Data Loading...

NavEx2017_Q3 Flipbook PDF

Navigator Express 2017_Q3




NAVIGATOR express SPECIAL AUXILIARY RESPONSE ISSUE plus 2nd part of the series recounting events of “The Finest Hours” The power of prayer: Coast Guard supports Aux Clergy Program

Celebrating the 227th Anniversary of the Coast Guard p. 20

And the Storm Raged On;


Story by Thea Narkiewicz

25 August 2017: Hurricane Harvey, one of the most devastating Category 4 hurricanes in the United States, slammed into the southeastern part of Port Aransas, Texas, just outside of Corpus Christi, Texas with maximum sustained winds of 120 miles per hour. Even though coastal communities were braced for impact and evacuated earlier during the week, no one could have predicted the catastrophic flooding and devastation of southeastern Texas and southwestern Louisiana in Harvey’s wake. Many U.S. Coast Guard units in Texas have been destroyed and over a thousand Coast Guard families, including Auxiliary members have been displaced. Auxiliary facilities were also damaged by flying debris and gale force winds. Looking out into the sunrise of the next day through clouds, civilians in need of rescue saw glimpses of silver linings defined by Coast Guard rescuers. Helicopters from all over the United States containing rescue swimmers rapelling down hoist cables and shallow-


draft vessels with Coast Guard personnel answered the needs of approximately 10,500+ people and pets. District Chief of Staff of Eighth Coastal Region, Auxiliarist Charles “Chuck” Maricle, was recalled from the National Auxiliary Convention (NACON) in Orlando, Florida, with the sense of duty to self and others and assisted in establishing, an information and call center that was integral in supporting air and surface facilities. Even though his home was severely damaged by the storm, Maricle worked tirelessly with Coast Guard and Auxiliary personnel to assist in coordinating rescue and response, assisting over 72,000 persons requiring resources or rescue. At a continued rate of 1,000 calls an hour, Auxiliary members were able to provide call center support for 30-45 minutes at a time until the emergency call center was moved to Washington, D.C. The support continued at the Incident Command Post (ICP) at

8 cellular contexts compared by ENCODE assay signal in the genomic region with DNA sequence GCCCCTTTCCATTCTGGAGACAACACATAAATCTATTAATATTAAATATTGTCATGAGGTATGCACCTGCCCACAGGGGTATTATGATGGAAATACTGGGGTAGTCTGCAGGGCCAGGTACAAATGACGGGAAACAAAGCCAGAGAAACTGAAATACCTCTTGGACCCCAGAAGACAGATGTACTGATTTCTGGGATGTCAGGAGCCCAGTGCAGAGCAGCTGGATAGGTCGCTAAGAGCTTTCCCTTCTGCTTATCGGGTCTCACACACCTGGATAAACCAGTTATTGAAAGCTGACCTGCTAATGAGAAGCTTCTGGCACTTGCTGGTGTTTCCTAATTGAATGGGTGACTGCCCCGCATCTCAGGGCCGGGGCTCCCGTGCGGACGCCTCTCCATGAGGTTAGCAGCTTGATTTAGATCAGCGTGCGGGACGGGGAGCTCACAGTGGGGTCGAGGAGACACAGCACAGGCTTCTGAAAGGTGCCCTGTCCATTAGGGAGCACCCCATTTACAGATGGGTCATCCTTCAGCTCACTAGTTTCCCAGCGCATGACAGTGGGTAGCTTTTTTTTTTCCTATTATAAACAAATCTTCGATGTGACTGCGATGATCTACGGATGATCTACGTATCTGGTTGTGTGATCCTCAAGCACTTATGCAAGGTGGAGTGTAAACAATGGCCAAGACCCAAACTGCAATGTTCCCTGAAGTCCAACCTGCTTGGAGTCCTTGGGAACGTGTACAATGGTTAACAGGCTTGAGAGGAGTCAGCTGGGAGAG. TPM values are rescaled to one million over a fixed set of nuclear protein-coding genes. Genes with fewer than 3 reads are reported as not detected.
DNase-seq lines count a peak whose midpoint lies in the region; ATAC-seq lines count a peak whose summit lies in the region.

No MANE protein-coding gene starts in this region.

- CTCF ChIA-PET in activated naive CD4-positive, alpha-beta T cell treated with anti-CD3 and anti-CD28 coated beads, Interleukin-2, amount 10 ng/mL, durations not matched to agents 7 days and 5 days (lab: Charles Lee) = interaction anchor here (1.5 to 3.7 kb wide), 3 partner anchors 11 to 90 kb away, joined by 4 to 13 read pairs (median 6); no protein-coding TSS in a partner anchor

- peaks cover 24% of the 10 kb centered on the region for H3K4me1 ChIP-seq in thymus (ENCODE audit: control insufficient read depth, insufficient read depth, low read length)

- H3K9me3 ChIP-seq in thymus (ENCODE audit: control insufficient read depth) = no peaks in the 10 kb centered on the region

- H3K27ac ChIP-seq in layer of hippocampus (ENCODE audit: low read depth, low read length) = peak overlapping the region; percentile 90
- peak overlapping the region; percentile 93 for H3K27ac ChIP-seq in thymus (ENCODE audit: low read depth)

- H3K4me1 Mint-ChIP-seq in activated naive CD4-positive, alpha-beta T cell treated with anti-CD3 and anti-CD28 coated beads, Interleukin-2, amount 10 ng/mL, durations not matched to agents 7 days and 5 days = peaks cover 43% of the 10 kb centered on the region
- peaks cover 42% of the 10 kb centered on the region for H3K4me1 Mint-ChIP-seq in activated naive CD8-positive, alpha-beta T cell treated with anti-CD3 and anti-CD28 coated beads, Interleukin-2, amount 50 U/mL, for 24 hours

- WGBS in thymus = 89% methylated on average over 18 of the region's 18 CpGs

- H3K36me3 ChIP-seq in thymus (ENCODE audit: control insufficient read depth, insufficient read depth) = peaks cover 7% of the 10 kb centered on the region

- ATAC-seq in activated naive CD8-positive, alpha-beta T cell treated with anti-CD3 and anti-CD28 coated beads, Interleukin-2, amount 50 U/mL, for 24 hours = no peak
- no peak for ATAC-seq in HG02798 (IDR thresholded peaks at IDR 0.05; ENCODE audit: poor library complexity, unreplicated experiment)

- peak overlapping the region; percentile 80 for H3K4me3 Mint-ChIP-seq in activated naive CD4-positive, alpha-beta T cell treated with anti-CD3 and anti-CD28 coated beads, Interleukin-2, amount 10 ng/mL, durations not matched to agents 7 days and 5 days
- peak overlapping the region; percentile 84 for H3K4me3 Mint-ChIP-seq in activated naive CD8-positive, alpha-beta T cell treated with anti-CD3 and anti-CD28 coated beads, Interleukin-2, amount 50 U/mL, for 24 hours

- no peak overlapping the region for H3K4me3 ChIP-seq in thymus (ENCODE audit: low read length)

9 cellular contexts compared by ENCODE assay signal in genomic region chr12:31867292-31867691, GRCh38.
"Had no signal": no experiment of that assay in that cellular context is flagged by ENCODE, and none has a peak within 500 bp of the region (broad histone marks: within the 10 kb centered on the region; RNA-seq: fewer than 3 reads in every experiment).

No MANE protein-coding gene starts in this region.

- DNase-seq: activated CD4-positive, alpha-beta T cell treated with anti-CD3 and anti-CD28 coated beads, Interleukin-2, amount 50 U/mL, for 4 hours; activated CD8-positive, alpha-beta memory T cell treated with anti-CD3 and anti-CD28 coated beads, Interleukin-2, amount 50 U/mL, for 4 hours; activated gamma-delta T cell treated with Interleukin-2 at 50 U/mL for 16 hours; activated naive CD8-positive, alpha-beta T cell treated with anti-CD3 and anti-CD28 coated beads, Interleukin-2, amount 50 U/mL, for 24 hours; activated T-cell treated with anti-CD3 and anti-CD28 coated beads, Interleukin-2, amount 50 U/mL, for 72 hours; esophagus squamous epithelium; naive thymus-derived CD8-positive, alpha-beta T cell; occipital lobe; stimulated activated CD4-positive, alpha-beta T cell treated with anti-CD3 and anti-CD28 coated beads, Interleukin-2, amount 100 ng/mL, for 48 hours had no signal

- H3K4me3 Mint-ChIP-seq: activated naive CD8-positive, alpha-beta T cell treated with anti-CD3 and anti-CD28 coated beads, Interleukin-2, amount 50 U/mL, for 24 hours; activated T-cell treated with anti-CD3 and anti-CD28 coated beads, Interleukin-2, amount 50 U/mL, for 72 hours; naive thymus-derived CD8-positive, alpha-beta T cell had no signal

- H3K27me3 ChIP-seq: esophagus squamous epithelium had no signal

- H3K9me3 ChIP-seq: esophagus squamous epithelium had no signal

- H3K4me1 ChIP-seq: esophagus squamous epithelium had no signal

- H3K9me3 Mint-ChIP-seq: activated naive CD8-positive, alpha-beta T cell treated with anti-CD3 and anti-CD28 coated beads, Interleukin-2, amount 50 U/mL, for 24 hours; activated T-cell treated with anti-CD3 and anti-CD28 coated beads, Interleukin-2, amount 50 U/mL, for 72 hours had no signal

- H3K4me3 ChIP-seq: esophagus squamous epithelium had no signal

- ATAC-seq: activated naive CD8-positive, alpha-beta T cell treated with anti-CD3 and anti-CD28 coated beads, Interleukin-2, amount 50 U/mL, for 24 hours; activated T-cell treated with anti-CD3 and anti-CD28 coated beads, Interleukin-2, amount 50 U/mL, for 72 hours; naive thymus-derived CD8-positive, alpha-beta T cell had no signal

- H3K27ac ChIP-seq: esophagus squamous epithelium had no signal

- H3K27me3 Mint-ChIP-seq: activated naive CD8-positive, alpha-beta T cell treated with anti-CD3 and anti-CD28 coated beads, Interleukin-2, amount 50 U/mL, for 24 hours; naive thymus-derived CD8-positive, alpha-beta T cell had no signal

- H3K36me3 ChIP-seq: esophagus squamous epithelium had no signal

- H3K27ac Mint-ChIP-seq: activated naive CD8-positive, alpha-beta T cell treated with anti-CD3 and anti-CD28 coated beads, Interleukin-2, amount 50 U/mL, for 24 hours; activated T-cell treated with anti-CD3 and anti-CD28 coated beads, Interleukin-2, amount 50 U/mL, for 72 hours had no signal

Sector Houston/Galveston, staffed with between 1530 Auxiliary members at a time. Their members served a vital role in the Joint Information Center (JIC) and in other positions in the operations, planning, resources, logistics, and communication departments. Twenty one Auxiliary members provided a convoy to transport government vehicles from San Antonio and Dallas to Houston while Auxiliary Food Services members fed countless hungry Coast Guardsmen filtering through galleys. Operationally, Auxiliary members have blended into air and surface operations often acting as air controllers, observers for search and rescue cases, flying logistical missions, and performing damage/ pollution assessments in the intercoastal waterway and aids to navigation verification. To continue in assisting the Coast Guard’s efforts for aiding southeastern Texas, the Incident Management Auxiliary Coordination Cell (IMACC) had been stood up at the Coast Guard District Eight building by Joseph Gleason, Deputy Director for Incident Management and Preparedness (Dir-Qd) at the peak of Hurricane Harvey’s wake. The composition of the IMACC consisted of several national and local leaders including deputy national commodores Alex Malewski and Linda Merryman, district commodores Bob Tippet and Thomas “Dave” McCandless, and district staff officers Cheryl Eubanks and Morrie Bishop. Several other core members of the team cycled in and out throughout the event and all participated in a cohesive and collaborative manner to get Auxiliarists to where they needed to be. With an inclusive effort, this powerhouse of leadership and knowledge were able to link active duty with Auxiliary counterparts to ensure that the mission was met with knowledge, prowess, and ability. According to Commodore Dave McCandless, “If you didn’t look at collar devices, you wouldn’t be able to tell who is Auxiliary and who is active duty”. The seamless integration between active duty and the Auxiliary force multiplier demonstrated the cornerstone of the successful mission support and longevity of available resources. Headquartered in the heart of New Orleans, the IMACC served as a one-stop shop for requesting Auxiliary support services ranging from administrative duties